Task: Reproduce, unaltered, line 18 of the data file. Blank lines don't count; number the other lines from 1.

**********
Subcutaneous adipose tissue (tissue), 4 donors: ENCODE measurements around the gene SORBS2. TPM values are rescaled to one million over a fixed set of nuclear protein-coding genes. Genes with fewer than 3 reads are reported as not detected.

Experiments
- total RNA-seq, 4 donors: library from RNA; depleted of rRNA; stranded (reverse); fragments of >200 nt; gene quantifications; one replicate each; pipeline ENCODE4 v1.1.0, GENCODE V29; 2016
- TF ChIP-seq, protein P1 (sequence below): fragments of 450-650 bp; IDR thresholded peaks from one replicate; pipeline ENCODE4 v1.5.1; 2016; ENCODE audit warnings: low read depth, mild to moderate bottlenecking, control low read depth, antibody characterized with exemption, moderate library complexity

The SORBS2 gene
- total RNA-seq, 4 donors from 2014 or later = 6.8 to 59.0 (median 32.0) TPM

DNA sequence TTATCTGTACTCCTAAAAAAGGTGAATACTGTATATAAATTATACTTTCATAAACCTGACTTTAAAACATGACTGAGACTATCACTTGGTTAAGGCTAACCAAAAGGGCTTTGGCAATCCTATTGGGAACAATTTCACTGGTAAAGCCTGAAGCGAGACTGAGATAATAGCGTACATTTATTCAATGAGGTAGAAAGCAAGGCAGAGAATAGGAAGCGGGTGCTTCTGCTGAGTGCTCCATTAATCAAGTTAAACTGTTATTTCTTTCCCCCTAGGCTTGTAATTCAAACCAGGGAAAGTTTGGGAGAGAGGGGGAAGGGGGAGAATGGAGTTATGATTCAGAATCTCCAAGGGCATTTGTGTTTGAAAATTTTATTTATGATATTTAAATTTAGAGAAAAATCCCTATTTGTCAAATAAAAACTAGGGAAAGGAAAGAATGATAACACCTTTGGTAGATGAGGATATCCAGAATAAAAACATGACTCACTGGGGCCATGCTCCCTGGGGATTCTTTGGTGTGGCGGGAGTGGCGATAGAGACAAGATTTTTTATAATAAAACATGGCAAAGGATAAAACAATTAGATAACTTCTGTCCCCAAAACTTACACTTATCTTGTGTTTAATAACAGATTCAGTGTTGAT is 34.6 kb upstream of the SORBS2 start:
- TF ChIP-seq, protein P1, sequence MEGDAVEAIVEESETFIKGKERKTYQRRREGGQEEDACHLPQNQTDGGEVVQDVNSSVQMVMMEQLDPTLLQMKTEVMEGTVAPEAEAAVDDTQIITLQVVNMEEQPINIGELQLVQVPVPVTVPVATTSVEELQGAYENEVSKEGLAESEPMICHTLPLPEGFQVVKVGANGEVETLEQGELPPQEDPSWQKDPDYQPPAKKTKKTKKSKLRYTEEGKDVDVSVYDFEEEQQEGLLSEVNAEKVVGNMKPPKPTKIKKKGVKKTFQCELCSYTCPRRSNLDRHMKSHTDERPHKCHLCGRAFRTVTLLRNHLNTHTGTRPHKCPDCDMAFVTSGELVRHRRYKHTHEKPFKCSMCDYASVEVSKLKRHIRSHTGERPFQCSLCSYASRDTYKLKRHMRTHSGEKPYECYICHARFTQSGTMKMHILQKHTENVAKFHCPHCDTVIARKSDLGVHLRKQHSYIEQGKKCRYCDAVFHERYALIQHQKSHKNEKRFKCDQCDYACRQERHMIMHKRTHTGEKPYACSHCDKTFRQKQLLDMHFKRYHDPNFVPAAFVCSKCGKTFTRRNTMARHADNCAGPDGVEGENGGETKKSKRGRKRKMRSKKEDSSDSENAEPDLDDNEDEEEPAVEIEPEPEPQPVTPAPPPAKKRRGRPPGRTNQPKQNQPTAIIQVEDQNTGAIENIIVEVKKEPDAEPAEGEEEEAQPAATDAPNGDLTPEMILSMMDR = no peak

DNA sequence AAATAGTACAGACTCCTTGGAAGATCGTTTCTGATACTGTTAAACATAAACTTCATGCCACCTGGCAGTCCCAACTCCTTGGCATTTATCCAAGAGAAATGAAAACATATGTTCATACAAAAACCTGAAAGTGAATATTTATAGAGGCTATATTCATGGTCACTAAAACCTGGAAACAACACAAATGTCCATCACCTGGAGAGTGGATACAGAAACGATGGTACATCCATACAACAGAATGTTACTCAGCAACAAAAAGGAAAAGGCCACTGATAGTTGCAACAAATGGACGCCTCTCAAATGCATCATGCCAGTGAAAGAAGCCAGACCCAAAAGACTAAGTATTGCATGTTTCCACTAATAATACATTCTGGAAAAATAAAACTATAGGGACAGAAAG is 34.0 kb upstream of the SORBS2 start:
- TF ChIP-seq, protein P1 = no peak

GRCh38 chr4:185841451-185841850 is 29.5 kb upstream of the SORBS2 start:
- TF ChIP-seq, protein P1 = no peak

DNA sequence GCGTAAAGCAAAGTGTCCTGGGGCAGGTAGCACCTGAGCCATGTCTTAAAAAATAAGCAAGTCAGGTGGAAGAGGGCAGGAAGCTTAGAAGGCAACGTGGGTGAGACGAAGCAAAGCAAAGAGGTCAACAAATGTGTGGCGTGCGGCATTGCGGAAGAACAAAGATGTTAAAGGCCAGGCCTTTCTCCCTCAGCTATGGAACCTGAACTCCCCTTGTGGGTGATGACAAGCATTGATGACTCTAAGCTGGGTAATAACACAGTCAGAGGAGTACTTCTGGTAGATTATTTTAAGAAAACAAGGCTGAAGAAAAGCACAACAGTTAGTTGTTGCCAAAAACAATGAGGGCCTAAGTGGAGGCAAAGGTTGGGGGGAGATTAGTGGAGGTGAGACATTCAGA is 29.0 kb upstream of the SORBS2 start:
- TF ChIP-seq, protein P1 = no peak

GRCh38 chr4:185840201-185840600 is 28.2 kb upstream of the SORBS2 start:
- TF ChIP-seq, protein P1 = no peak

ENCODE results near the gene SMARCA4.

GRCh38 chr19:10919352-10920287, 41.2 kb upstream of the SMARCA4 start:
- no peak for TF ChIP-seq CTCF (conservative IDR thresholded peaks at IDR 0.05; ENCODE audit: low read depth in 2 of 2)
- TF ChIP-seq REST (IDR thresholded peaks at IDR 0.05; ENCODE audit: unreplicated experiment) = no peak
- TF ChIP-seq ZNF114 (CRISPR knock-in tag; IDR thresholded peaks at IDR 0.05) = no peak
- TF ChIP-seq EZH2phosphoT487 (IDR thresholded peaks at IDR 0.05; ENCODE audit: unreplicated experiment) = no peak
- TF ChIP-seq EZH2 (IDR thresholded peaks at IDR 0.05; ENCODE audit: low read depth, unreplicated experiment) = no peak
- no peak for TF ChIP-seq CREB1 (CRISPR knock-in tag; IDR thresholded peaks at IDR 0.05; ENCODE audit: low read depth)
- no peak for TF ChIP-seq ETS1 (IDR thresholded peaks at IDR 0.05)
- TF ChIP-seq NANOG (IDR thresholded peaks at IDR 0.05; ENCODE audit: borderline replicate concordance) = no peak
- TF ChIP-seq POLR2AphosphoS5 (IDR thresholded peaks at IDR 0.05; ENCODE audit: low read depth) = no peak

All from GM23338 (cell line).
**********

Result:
GRCh38 chr19:10919352-10920287, 41.2 kb upstream of the SMARCA4 start: